LCB confirms: As NV’s K-12 spending has increased, results have decreased

Victor Joecks

And the findings of the Legislative Counsel Bureau, which is the official research arm of the Legislature, show these spending increases were substantial.

In the past eight years (from the 2000-01 school year to 2008-09), inflation-adjusted, per-pupil education spending has increased from $7,219 to 8,597 in the Washoe County School District and from $6,768 to $8,381 in the Clark County School District.
That’s a $1,378 or 19 percent increase per student in WCSD and a $1,613 or 23 percent increase per student in CCSD. On these charts, the “5 Function” figure includes capital costs, so the “Accountability” line is what’s being compared here.

And as Nevada has dramatically increased funding, results have gotten worse. In the last eight years (2002-10), Nevada’s estimated graduation rate has dropped 11 percent, from 68.3 percent to 57.1 percent.

And even that might be too generous. Education Week reports that Nevada’s graduation rate dropped from 65.7 percent in 1997 to 41.8 percent in 2007 – a shocking 23.9 percent decrease. Also during this time period, Nevada’s scores on the NAEP fourth-grade reading test have been stagnant.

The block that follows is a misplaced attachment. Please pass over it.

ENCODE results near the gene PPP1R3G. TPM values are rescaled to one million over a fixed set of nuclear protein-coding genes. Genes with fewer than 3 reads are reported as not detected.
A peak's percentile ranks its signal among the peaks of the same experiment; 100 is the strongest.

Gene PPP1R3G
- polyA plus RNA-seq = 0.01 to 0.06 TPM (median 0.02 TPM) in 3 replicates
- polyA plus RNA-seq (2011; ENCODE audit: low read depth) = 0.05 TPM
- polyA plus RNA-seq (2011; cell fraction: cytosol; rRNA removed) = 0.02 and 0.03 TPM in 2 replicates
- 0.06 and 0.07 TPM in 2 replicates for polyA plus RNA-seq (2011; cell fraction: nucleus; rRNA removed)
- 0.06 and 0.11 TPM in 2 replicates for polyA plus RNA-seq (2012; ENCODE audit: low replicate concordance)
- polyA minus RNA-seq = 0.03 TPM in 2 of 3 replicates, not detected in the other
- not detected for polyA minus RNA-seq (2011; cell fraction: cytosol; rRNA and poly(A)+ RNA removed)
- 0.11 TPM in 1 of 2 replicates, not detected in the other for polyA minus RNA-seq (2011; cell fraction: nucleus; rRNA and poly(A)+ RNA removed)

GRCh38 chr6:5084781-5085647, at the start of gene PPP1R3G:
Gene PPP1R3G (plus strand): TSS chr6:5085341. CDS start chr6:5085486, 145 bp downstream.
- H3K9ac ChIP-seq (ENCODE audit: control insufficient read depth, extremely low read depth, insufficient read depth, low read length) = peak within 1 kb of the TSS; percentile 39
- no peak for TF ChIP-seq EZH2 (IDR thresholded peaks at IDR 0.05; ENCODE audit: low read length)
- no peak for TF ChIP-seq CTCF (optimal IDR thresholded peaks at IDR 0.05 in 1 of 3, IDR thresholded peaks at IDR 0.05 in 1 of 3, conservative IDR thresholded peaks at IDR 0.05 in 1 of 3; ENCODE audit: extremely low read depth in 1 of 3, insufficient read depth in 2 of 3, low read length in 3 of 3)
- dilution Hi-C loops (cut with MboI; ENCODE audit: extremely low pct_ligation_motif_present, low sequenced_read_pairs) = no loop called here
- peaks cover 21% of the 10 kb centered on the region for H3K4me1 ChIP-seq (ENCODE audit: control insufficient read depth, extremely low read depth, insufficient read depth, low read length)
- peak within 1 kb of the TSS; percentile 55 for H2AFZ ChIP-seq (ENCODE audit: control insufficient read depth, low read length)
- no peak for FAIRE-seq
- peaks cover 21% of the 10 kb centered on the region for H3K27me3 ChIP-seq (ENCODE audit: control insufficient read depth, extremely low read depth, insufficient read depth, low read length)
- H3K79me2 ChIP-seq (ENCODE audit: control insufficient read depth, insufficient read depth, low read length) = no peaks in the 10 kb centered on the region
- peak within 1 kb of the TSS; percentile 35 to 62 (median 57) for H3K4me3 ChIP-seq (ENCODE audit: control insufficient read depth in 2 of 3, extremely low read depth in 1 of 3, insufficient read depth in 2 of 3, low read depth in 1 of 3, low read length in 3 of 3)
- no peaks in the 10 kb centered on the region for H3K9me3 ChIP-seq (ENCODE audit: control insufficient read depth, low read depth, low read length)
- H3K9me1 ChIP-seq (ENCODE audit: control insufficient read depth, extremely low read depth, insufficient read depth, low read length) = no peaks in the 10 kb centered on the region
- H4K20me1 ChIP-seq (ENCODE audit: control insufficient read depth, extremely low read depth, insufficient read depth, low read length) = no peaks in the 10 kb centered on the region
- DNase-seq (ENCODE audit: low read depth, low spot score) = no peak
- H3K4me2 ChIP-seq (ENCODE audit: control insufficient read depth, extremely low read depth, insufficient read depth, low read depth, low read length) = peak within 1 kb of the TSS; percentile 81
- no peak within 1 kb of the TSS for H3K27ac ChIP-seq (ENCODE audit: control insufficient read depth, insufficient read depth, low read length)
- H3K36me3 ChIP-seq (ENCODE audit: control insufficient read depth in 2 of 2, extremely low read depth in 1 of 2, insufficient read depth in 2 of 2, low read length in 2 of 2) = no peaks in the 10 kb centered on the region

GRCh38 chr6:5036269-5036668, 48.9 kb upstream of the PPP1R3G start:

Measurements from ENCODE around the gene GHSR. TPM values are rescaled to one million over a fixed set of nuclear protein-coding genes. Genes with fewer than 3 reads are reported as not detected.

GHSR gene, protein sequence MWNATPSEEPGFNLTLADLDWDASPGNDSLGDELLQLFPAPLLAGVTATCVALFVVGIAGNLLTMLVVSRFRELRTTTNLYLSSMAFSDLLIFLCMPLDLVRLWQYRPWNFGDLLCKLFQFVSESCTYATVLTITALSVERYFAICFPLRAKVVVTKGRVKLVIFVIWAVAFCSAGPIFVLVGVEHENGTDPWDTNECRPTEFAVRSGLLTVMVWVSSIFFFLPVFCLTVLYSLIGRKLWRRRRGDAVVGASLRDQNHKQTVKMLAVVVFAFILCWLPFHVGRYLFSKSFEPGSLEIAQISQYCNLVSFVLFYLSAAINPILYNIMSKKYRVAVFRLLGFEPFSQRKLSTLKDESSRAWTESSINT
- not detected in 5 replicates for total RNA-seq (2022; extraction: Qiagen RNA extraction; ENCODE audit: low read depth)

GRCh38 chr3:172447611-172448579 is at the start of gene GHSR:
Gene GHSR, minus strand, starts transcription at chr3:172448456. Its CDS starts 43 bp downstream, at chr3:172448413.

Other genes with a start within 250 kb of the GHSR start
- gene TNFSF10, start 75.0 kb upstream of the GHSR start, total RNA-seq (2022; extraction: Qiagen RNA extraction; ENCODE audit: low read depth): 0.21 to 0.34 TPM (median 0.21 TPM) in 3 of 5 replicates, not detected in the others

These findings of the LCB confirm what NPRI has been seeing for years, but they’re especially timely now. That’s because if Monday’s Economic Forum revenue projections come back higher, our elected officials are likely going to put those tax dollars into education.

While some may claim this is important, the above statistics from the LCB confirm that spending more on K-12 education hasn’t improved student learning in Nevada. Instead of dumping more money into a failing system, Nevada needs to institute proven education reforms if it wants to increase student achievement.

Also with about $500 million of very objectionable gimmicks in the governor’s budget (a $200 million loan and taking $300 million from school district debt service reserves), Gov. Sandoval and the Legislature would be better off using any extra money projected by the Economic Forum to eliminate these one-time revenue instruments.

The LCB didn’t just decide to conduct and publish this research, either. Assemblyman Ira Hansen requested that the LCB find out this information about Nevada’s education spending. He then sent it to all of the members of the Assembly and submitted it into the record during a recent Assembly Committee of the Whole meeting.

Let’s hope taxpayers thank Assemblyman Hansen for his work obtaining and publicizing this information and that each and every member of the Legislature and the public considers these facts.